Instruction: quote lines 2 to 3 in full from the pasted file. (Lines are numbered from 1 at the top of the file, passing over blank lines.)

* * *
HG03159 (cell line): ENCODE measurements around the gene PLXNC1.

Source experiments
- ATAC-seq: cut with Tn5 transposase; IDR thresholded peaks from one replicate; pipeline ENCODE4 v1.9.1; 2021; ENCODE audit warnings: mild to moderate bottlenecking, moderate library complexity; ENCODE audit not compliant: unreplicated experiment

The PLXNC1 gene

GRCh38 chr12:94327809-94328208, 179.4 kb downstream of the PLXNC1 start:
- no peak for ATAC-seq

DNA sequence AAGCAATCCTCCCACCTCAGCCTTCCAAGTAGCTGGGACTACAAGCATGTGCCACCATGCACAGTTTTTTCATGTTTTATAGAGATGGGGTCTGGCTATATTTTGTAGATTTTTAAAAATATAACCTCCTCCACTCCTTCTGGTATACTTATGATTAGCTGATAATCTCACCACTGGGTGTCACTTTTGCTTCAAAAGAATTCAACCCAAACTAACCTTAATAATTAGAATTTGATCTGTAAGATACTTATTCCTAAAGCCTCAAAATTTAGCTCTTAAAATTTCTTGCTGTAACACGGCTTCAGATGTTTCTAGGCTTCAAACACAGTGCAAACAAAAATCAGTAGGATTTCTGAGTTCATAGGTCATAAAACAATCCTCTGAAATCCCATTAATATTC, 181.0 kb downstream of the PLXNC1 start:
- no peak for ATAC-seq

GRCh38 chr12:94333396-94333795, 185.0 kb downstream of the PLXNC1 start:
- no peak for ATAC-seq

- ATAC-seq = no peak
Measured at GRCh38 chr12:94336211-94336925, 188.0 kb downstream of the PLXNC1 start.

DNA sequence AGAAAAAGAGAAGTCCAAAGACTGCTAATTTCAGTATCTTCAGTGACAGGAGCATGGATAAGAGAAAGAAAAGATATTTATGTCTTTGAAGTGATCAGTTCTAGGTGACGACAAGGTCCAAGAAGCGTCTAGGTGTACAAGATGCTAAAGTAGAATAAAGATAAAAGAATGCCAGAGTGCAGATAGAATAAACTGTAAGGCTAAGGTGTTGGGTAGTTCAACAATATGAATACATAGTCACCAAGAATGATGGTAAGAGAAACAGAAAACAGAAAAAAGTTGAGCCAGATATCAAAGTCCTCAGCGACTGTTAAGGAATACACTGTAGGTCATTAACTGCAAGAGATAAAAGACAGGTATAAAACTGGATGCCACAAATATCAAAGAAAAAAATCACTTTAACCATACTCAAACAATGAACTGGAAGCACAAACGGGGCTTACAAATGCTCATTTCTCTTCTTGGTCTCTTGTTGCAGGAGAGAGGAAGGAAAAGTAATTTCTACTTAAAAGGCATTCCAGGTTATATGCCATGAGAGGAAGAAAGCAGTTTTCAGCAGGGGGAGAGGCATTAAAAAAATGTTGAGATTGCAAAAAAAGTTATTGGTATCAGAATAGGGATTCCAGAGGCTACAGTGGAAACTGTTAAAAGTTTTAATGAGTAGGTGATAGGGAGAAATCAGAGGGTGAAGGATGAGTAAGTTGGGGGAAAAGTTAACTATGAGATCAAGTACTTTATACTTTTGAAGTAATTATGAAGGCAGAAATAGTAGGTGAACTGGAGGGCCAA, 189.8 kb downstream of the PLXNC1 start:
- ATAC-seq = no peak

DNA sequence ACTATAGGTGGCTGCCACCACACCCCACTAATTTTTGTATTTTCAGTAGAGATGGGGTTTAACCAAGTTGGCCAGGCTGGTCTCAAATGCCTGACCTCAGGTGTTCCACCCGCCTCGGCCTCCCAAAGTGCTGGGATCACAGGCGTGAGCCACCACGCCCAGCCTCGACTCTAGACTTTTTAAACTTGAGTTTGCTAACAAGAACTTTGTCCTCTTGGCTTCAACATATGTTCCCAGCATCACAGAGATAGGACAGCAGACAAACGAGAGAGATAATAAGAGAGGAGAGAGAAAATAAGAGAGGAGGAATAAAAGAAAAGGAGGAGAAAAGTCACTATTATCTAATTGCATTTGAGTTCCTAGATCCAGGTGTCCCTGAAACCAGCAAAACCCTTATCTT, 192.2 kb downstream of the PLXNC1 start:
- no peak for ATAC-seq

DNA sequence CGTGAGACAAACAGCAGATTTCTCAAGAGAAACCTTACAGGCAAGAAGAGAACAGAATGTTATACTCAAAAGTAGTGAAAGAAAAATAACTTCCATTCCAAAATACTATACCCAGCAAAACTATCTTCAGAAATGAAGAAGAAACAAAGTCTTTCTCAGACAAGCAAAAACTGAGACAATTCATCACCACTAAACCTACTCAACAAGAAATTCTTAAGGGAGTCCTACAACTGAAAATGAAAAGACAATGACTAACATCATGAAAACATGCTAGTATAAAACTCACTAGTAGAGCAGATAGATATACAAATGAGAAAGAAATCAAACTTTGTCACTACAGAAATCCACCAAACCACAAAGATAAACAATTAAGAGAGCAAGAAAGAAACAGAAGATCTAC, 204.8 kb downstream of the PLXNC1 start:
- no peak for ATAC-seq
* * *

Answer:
Source experiments
- ATAC-seq: cut with Tn5 transposase; IDR thresholded peaks from one replicate; pipeline ENCODE4 v1.9.1; 2021; ENCODE audit warnings: mild to moderate bottlenecking, moderate library complexity; ENCODE audit not compliant: unreplicated experiment